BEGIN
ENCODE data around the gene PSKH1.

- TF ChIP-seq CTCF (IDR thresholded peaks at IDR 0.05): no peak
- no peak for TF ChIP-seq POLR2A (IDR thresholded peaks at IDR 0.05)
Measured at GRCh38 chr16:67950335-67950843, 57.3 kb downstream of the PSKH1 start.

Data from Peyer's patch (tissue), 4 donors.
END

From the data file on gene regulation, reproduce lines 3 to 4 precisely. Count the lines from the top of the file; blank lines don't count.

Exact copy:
- no peak for TF ChIP-seq POLR2A (IDR thresholded peaks at IDR 0.05)
Measured at GRCh38 chr16:67950335-67950843, 57.3 kb downstream of the PSKH1 start.